World Library  
Flag as Inappropriate
Email this Article

Home Improvement: Power Tool Pursuit!

Article Id: WHEBN0008172398
Reproduction Date:

Title: Home Improvement: Power Tool Pursuit!  
Author: World Heritage Encyclopedia
Language: English
Subject: David Crane (programmer), List of Super Nintendo Entertainment System games
Publisher: World Heritage Encyclopedia

Home Improvement: Power Tool Pursuit!

Home Improvement: Power Tool Pursuit!
Home Improvement: Power Tool Pursuit!
Cover art
Developer(s) Imagineering, Inc.[1]
Publisher(s) Absolute Entertainment[1]
Designer(s) Jason Benham[1]
Programmer(s) David Crane
Composer(s) Dan Foliart
Jim Wallace
Steve Melillo[2]
Platform(s) Super NES[1]
Release date(s) Super NES: Sega Genesis:
  • NA Unreleased
Genre(s) 2D action platformer
Mode(s) Single-player
Distribution 12-megabit cartridge

Home Improvement: Power Tool Pursuit! is an 2D action platformer video game for the Super Nintendo Entertainment System very loosely based on the sitcom Home Improvement. A version for the Sega Genesis was reported, but never released.

Plot and gameplay

On a special broadcast of the show Tool Time, Tim prepares to unveil the new Binford ultra power tool line name after him, the Binford-Taylor Turbo Power Tool Line. He goes to retrieve them, only to discover that they are missing and a note left in their place demanding Tim to come.

The player's weapons include modified tools such as a nail gun, a blowtorch (used as a flamethrower), and a chainsaw which inexplicably hurls energy waves. These weapons are used to fight dinosaurs, acid-spewing mummies, robot sentries, and other enemies. The game is broken down into four worlds of four levels, each world containing a boss level. The game had no instruction manual explaining each of the buttons. In its place, the splash screen explained: “Real men don't need instructions.”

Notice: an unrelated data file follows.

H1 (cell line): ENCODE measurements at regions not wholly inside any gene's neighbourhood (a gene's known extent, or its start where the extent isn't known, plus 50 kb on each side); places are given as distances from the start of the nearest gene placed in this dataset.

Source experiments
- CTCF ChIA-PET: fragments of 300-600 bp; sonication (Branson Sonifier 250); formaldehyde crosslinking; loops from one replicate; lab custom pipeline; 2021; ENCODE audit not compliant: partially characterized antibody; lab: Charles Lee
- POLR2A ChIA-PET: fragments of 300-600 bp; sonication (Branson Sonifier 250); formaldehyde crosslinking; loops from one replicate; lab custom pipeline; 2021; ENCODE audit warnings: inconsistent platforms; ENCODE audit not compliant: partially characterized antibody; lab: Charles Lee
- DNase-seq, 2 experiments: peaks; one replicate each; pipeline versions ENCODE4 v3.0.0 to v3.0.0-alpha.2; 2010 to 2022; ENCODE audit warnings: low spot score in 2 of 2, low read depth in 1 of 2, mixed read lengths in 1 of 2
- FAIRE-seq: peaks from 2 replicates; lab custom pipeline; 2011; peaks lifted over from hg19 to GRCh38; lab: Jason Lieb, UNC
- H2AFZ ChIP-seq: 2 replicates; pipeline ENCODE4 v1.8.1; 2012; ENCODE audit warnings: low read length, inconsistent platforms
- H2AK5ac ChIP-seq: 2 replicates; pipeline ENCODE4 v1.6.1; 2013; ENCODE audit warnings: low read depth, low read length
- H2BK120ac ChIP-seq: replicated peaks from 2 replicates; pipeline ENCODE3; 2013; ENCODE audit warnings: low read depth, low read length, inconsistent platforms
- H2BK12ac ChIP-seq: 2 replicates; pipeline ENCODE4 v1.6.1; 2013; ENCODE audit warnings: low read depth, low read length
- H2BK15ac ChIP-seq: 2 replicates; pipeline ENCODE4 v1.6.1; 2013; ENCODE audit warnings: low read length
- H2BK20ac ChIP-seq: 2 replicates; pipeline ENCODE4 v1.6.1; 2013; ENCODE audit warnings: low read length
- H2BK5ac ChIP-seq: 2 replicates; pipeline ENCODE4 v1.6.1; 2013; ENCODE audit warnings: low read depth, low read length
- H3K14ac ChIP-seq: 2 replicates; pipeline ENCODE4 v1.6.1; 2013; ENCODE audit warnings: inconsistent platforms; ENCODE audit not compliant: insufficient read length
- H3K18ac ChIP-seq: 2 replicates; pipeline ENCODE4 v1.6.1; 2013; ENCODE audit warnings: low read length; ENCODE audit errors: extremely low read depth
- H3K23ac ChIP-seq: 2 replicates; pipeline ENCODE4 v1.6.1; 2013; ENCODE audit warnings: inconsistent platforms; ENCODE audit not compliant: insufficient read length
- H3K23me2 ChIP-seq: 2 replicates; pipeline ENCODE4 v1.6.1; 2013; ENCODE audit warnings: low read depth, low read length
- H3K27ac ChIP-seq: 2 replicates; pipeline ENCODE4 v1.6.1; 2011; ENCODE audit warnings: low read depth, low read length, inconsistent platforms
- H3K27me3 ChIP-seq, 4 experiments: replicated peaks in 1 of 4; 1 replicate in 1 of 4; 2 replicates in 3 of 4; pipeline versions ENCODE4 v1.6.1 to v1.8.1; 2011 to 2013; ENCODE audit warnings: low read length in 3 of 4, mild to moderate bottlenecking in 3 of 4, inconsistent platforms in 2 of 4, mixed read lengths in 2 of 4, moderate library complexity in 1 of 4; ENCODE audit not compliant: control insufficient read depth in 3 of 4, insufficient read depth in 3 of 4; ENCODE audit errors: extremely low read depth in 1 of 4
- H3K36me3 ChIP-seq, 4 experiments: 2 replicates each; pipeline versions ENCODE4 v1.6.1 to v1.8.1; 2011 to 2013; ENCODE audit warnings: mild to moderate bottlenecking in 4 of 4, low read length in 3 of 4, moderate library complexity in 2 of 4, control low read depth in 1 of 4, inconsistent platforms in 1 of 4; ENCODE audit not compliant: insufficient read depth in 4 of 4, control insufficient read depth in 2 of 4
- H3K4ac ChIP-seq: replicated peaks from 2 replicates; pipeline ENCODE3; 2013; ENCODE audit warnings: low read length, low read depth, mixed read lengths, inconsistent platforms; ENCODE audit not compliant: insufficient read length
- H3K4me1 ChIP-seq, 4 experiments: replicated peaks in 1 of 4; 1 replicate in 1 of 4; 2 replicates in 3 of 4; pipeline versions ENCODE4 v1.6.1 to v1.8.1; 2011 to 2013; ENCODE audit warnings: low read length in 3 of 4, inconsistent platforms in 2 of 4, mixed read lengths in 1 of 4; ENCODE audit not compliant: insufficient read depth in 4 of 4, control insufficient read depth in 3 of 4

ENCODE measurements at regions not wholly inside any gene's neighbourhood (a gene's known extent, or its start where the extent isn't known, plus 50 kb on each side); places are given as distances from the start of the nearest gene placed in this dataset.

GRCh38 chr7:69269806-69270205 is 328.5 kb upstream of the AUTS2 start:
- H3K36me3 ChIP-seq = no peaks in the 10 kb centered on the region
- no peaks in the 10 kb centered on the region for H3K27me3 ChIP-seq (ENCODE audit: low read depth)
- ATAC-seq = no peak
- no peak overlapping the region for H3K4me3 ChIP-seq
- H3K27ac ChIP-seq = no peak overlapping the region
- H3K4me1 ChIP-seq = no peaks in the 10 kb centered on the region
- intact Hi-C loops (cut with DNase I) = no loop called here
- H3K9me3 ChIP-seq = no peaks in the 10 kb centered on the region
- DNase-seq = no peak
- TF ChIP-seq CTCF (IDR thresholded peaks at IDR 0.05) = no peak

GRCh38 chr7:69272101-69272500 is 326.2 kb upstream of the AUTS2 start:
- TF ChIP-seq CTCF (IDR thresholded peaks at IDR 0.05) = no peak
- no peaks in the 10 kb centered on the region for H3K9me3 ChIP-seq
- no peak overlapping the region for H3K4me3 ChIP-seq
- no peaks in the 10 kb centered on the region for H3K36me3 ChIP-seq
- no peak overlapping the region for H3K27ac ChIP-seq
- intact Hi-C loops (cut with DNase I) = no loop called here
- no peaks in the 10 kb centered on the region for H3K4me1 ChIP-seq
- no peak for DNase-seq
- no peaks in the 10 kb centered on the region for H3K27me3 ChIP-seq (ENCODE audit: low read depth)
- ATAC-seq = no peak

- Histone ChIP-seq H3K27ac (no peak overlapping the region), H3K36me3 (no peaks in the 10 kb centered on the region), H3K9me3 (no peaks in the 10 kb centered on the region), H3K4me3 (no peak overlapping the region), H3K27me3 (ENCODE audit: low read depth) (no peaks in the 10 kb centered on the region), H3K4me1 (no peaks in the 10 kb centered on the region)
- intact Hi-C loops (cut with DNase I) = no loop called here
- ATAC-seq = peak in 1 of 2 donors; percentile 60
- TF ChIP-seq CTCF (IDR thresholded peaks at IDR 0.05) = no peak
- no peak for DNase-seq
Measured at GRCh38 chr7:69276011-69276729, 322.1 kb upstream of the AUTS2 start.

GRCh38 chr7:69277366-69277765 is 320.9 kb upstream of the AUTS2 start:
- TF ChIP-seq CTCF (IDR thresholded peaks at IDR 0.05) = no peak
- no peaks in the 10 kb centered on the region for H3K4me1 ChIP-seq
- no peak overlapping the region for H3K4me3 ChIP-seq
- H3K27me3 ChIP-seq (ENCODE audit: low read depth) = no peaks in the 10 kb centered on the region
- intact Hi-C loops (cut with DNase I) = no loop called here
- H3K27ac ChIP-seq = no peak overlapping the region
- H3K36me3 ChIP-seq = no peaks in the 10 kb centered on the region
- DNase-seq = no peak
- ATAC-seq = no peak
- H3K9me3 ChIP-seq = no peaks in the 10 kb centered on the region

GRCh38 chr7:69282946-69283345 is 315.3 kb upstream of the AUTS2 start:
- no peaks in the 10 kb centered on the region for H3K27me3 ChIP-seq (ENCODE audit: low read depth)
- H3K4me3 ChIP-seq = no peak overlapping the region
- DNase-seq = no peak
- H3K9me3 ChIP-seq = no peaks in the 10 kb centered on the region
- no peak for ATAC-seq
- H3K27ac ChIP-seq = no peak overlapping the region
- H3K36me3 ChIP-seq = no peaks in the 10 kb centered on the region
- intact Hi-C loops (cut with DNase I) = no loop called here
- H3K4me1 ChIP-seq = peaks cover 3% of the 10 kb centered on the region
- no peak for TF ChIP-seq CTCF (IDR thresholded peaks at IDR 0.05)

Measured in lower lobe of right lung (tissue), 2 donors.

Ultimately, the game has received very negative reviews despite the show's popularity. Many people disliked the game because the levels have virtually nothing to do with anything from the actual show. The game failed to sell in large numbers and it is hard to find today. Nintendo Power pointed out in its April 1995 issue that the game lacks the humor that makes the TV series so popular.

Allgame gave the game a score of 2.5 out of 5.[3] Electronic Gaming Monthly gave it a score of 66% while GamePro gave the game a score of 3.5 out of a possible 5 points.

See also


External links

  • Home Improvement (SNES) page at GameSpot
  • MobyGames
This article was sourced from Creative Commons Attribution-ShareAlike License; additional terms may apply. World Heritage Encyclopedia content is assembled from numerous content providers, Open Access Publishing, and in compliance with The Fair Access to Science and Technology Research Act (FASTR), Wikimedia Foundation, Inc., Public Library of Science, The Encyclopedia of Life, Open Book Publishers (OBP), PubMed, U.S. National Library of Medicine, National Center for Biotechnology Information, U.S. National Library of Medicine, National Institutes of Health (NIH), U.S. Department of Health & Human Services, and, which sources content from all federal, state, local, tribal, and territorial government publication portals (.gov, .mil, .edu). Funding for and content contributors is made possible from the U.S. Congress, E-Government Act of 2002.
Crowd sourced content that is contributed to World Heritage Encyclopedia is peer reviewed and edited by our editorial staff to ensure quality scholarly research articles.
By using this site, you agree to the Terms of Use and Privacy Policy. World Heritage Encyclopedia™ is a registered trademark of the World Public Library Association, a non-profit organization.

Copyright © World Library Foundation. All rights reserved. eBooks from Project Gutenberg are sponsored by the World Library Foundation,
a 501c(4) Member's Support Non-Profit Organization, and is NOT affiliated with any governmental agency or department.